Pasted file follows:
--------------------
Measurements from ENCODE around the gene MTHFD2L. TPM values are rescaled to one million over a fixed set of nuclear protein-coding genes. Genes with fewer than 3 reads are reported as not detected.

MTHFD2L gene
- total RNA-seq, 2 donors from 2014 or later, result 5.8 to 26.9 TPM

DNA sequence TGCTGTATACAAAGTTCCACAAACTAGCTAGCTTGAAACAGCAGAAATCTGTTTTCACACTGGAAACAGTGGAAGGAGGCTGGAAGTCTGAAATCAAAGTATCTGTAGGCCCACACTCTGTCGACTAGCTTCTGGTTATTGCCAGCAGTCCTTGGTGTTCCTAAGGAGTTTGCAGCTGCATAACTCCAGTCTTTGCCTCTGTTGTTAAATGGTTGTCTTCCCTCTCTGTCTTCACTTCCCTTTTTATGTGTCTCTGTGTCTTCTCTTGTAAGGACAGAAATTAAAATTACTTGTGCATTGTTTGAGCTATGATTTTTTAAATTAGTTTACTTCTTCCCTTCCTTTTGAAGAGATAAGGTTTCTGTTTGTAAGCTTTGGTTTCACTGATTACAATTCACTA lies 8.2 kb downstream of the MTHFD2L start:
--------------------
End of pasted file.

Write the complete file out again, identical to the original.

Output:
Measurements from ENCODE around the gene MTHFD2L. TPM values are rescaled to one million over a fixed set of nuclear protein-coding genes. Genes with fewer than 3 reads are reported as not detected.

MTHFD2L gene
- total RNA-seq, 2 donors from 2014 or later, result 5.8 to 26.9 TPM

DNA sequence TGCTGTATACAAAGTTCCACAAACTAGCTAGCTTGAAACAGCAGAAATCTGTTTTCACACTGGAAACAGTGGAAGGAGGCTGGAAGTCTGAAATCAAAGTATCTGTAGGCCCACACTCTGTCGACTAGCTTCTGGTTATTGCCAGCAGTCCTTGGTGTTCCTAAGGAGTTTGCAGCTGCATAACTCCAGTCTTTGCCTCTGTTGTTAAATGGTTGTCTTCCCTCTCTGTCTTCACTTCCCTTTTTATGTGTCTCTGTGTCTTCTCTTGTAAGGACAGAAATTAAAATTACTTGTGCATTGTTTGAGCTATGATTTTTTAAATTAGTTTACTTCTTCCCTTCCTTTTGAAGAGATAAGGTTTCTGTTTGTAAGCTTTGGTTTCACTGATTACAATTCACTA lies 8.2 kb downstream of the MTHFD2L start: